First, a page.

Bankruptcy and Your Property

A collection of frequently asked questions about how bankruptcy affects your property as a debtor.

Can I keep my car in bankruptcy?

Many debtors are able to keep their cars in bankruptcy. The basic strategies for keeping an automobile depend primarily on the value of the car, the existence and amount of a car loan, and the bankruptcy chapter chosen. Please contact our bankruptcy attorney to discuss the particulars of your situation.

What is the concern with transfers?

Bankruptcy attorneys and trustees are always asking about transfers of property, particularly in chapter 7 cases. Why do they care? A principal purpose of bankruptcy is to ensure a fair distribution amongst a debtor's several creditors. To that end, there are two kinds of pre-bankruptcy property transfers that can be a particular source of concern:

Will I lose my pets in bankruptcy?

It would be very unusual to lose pets in bankruptcy. While pets are quite valuable to their owners, few people are interested in buying previously owned pets. Hence, the market value for a pet is low, and the market value is what is important for most bankruptcy purposes. Given this market valuation, it is usually possible to claim the value of a household pet as exempt under statutory property allowances.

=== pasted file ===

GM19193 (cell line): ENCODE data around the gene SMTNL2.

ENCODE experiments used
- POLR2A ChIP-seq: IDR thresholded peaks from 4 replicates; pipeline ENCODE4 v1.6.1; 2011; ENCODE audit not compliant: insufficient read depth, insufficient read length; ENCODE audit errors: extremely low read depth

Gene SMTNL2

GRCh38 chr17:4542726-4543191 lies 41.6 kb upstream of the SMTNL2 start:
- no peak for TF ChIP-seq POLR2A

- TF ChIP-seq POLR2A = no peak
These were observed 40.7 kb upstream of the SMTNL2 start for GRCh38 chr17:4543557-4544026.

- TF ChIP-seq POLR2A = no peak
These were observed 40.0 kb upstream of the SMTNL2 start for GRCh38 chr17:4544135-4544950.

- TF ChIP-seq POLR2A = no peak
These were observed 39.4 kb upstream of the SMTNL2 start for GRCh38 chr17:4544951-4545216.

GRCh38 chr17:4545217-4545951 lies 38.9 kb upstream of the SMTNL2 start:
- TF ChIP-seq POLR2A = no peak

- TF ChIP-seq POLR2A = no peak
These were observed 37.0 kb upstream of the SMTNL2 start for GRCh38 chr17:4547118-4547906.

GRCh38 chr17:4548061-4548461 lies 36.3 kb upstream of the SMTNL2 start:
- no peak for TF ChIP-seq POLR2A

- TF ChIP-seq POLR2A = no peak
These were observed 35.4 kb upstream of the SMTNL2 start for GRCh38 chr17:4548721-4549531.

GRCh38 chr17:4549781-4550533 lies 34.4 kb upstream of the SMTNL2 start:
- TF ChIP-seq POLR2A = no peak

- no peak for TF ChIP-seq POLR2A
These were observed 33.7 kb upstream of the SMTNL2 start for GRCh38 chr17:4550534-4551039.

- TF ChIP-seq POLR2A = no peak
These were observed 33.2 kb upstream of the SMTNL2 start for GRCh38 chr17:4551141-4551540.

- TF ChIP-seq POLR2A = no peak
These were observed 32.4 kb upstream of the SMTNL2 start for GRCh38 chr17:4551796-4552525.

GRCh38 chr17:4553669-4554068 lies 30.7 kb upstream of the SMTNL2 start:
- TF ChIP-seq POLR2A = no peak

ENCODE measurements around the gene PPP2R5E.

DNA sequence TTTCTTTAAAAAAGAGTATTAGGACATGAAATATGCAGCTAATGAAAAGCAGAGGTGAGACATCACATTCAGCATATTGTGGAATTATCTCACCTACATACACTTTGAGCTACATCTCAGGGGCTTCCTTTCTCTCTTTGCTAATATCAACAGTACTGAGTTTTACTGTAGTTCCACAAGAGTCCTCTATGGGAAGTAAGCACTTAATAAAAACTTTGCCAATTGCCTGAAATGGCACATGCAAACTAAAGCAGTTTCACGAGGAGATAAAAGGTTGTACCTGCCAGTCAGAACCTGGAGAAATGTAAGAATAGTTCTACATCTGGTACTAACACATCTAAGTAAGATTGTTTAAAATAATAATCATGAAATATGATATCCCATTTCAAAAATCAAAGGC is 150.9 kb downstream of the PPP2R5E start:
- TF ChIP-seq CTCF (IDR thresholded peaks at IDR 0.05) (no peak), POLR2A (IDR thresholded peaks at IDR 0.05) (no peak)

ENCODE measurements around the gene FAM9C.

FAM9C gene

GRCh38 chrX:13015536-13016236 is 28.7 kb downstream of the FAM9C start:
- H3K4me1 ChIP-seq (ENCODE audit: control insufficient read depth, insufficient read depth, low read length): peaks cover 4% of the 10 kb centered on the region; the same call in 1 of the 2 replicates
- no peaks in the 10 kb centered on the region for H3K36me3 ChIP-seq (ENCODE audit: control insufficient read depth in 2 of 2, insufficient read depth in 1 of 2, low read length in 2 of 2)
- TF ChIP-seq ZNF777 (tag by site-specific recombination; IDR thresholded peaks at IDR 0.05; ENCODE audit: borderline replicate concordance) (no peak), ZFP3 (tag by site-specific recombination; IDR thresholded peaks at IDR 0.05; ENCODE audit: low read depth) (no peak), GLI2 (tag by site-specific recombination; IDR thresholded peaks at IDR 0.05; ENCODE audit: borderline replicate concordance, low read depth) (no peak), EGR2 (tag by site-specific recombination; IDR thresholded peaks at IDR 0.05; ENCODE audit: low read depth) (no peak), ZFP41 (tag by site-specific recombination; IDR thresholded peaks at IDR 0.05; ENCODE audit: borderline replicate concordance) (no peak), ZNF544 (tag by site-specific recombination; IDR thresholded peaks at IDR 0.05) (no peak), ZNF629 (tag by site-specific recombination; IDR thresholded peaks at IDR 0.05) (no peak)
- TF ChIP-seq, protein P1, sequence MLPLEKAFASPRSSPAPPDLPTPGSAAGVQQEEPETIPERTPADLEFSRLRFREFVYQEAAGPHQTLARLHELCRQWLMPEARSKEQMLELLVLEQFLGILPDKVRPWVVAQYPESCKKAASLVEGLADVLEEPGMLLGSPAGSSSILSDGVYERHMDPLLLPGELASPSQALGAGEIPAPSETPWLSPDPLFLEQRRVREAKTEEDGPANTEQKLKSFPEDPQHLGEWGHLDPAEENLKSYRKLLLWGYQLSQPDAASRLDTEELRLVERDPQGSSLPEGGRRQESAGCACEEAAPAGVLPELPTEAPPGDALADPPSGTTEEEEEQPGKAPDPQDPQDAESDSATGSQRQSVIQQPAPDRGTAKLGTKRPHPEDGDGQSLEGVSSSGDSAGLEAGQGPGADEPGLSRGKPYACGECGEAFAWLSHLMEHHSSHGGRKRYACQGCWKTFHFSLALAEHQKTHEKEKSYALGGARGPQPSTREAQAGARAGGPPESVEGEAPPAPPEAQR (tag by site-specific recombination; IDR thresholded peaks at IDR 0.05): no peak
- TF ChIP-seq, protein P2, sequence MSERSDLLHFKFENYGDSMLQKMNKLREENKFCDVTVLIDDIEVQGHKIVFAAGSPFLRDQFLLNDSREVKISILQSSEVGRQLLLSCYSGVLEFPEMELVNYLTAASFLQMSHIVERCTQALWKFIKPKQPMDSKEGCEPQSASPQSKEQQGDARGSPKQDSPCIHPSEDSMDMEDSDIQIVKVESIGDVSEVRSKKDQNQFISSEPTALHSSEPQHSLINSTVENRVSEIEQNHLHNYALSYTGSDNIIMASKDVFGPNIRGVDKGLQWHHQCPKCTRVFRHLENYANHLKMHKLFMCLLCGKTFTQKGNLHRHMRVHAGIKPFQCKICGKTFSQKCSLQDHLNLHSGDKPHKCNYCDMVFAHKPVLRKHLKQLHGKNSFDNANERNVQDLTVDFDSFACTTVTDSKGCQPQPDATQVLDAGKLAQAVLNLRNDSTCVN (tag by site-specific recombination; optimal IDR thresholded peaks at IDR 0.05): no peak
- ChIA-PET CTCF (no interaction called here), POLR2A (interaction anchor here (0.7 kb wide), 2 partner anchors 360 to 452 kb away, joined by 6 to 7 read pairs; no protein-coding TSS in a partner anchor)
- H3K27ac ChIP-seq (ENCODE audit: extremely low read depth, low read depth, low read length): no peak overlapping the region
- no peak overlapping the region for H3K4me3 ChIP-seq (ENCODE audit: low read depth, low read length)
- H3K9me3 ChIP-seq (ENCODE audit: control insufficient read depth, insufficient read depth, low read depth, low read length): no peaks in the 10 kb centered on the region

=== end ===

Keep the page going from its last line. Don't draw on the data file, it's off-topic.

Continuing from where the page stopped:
What does abandonment of property by a trustee mean?

The debtor's property under the administration of the bankruptcy trustee is considered the bankruptcy estate. When a trustee abandons property, he or she has released it from the estate. Property possessed by the debtor is typically abandoned to the debtor; however, property encumbered by liens might be abandoned directly to the secured lien holder for repossession.

What property will I lose in bankruptcy?

What property, if any, you will have to turn over to your creditors depends on several factors. First, you are entitled to certain property allowances called exemptions. Most debtors in North Carolina will be able to claim North Carolina statutory exemptions. There are several of these exemptions, but examples would include $35,000 in value for a homestead and $3,500 in value in a car. Furthermore, in a chapter 13 repayment plan, you do not have to turn over property worth more than the allowances if you pay the extra value into the plan from another source, such as future wages.


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